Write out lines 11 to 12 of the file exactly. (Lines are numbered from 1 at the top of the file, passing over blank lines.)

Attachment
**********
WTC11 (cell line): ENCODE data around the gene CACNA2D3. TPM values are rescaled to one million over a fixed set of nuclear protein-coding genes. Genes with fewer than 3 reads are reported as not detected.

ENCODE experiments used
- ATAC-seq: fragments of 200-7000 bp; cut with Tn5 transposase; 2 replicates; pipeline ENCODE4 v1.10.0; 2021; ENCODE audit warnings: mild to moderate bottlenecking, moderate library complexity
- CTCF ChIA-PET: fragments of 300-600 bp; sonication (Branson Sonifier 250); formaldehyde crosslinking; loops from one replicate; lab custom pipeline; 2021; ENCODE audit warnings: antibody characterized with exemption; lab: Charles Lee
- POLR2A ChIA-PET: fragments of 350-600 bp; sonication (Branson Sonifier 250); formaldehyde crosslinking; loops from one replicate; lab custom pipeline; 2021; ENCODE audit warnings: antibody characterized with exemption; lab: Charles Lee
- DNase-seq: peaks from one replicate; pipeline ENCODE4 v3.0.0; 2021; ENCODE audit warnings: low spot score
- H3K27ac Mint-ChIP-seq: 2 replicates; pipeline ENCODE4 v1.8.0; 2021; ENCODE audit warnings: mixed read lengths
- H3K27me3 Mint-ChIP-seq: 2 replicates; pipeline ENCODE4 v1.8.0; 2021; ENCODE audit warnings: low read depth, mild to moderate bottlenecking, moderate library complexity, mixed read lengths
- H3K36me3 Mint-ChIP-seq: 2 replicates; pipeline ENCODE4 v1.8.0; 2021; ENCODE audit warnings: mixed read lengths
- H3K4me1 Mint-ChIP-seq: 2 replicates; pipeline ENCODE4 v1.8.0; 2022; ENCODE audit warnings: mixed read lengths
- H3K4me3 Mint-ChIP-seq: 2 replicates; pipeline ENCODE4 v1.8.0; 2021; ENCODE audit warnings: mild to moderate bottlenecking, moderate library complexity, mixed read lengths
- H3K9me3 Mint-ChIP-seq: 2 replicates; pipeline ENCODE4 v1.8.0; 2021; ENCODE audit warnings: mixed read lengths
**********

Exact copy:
- H3K4me3 Mint-ChIP-seq: 2 replicates; pipeline ENCODE4 v1.8.0; 2021; ENCODE audit warnings: mild to moderate bottlenecking, moderate library complexity, mixed read lengths
- H3K9me3 Mint-ChIP-seq: 2 replicates; pipeline ENCODE4 v1.8.0; 2021; ENCODE audit warnings: mixed read lengths